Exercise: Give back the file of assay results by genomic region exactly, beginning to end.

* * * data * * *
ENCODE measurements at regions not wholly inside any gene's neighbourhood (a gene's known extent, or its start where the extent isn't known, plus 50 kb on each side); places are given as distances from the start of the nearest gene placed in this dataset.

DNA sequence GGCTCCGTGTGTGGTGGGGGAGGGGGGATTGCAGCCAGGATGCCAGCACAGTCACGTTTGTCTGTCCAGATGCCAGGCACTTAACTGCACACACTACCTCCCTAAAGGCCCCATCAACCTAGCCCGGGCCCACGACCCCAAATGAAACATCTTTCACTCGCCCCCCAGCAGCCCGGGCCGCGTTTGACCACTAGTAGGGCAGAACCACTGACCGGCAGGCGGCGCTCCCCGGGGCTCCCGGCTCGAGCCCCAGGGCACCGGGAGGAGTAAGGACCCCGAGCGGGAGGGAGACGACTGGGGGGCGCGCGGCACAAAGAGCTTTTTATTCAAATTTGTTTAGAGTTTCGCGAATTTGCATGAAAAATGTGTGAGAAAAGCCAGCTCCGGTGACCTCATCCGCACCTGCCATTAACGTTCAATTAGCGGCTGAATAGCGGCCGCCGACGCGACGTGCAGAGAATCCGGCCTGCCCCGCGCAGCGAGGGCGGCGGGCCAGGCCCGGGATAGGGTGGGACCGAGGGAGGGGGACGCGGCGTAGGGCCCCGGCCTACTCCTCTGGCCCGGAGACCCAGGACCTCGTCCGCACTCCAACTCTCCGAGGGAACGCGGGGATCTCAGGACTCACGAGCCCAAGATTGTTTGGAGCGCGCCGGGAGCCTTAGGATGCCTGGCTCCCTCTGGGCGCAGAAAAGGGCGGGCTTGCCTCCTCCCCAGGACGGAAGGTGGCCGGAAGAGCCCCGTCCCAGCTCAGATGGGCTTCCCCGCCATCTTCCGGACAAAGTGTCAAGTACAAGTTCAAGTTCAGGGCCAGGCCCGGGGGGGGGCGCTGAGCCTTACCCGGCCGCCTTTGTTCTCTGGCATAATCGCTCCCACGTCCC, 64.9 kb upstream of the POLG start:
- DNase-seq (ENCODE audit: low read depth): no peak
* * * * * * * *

ENCODE measurements at regions not wholly inside any gene's neighbourhood (a gene's known extent, or its start where the extent isn't known, plus 50 kb on each side); places are given as distances from the start of the nearest gene placed in this dataset.

DNA sequence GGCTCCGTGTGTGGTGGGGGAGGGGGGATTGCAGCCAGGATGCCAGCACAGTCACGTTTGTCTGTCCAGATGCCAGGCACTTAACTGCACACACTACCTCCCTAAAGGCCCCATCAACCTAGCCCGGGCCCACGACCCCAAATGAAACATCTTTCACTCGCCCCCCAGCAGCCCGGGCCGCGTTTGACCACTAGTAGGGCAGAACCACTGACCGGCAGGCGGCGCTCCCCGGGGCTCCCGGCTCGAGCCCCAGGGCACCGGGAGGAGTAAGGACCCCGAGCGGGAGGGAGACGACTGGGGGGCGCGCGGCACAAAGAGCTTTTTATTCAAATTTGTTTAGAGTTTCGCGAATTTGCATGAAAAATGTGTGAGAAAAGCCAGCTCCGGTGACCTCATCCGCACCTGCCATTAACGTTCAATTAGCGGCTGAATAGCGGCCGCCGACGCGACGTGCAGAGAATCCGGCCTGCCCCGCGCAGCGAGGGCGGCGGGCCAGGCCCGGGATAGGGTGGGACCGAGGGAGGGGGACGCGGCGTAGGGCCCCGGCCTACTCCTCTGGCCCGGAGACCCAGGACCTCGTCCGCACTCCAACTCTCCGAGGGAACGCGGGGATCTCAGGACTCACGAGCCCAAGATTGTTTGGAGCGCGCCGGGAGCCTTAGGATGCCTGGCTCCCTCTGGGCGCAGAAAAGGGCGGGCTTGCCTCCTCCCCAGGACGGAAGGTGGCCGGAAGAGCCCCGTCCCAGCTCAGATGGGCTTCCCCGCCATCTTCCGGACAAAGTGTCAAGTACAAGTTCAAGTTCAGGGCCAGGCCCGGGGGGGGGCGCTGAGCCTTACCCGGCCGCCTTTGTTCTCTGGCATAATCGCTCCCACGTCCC, 64.9 kb upstream of the POLG start:
- DNase-seq (ENCODE audit: low read depth): no peak